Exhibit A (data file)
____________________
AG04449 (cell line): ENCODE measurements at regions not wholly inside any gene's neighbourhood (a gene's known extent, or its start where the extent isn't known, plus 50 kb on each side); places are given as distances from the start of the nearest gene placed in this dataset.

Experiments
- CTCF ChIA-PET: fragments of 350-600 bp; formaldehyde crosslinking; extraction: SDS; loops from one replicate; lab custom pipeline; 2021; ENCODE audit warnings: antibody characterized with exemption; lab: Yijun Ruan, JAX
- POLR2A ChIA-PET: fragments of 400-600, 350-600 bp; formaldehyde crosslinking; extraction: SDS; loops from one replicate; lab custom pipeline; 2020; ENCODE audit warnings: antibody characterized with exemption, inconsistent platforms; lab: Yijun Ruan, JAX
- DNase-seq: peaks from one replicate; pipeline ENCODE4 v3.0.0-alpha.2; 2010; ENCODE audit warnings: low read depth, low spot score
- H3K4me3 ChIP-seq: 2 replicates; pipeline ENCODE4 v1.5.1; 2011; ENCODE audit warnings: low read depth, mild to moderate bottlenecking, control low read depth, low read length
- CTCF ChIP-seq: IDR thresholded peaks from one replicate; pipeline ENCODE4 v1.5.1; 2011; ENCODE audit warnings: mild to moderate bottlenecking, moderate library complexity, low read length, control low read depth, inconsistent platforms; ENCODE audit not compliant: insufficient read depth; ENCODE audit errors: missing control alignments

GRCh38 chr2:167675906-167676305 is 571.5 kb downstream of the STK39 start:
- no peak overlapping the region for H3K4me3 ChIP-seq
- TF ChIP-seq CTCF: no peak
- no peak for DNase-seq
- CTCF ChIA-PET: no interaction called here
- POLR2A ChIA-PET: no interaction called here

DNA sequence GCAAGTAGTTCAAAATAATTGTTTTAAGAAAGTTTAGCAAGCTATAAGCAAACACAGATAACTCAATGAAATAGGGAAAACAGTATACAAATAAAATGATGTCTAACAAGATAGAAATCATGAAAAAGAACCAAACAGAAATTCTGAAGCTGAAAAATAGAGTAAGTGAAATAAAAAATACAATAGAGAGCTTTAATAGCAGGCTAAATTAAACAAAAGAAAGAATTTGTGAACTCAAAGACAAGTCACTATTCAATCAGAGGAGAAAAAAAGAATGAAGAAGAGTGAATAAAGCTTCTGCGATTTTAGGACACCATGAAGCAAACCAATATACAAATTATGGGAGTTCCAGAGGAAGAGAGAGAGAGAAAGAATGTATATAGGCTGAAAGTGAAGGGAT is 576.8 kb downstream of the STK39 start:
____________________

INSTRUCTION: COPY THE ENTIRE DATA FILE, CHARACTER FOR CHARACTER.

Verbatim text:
AG04449 (cell line): ENCODE measurements at regions not wholly inside any gene's neighbourhood (a gene's known extent, or its start where the extent isn't known, plus 50 kb on each side); places are given as distances from the start of the nearest gene placed in this dataset.

Experiments
- CTCF ChIA-PET: fragments of 350-600 bp; formaldehyde crosslinking; extraction: SDS; loops from one replicate; lab custom pipeline; 2021; ENCODE audit warnings: antibody characterized with exemption; lab: Yijun Ruan, JAX
- POLR2A ChIA-PET: fragments of 400-600, 350-600 bp; formaldehyde crosslinking; extraction: SDS; loops from one replicate; lab custom pipeline; 2020; ENCODE audit warnings: antibody characterized with exemption, inconsistent platforms; lab: Yijun Ruan, JAX
- DNase-seq: peaks from one replicate; pipeline ENCODE4 v3.0.0-alpha.2; 2010; ENCODE audit warnings: low read depth, low spot score
- H3K4me3 ChIP-seq: 2 replicates; pipeline ENCODE4 v1.5.1; 2011; ENCODE audit warnings: low read depth, mild to moderate bottlenecking, control low read depth, low read length
- CTCF ChIP-seq: IDR thresholded peaks from one replicate; pipeline ENCODE4 v1.5.1; 2011; ENCODE audit warnings: mild to moderate bottlenecking, moderate library complexity, low read length, control low read depth, inconsistent platforms; ENCODE audit not compliant: insufficient read depth; ENCODE audit errors: missing control alignments

GRCh38 chr2:167675906-167676305 is 571.5 kb downstream of the STK39 start:
- no peak overlapping the region for H3K4me3 ChIP-seq
- TF ChIP-seq CTCF: no peak
- no peak for DNase-seq
- CTCF ChIA-PET: no interaction called here
- POLR2A ChIA-PET: no interaction called here

DNA sequence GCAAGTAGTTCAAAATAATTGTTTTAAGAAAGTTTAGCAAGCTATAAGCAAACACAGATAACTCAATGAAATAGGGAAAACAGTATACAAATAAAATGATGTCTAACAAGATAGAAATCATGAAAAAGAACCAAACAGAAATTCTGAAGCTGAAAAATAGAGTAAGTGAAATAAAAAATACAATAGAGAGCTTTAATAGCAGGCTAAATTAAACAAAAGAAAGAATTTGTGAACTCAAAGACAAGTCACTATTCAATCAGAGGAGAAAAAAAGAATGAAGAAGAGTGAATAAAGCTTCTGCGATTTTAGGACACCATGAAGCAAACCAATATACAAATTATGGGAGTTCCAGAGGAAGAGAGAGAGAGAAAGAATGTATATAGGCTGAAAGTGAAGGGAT is 576.8 kb downstream of the STK39 start: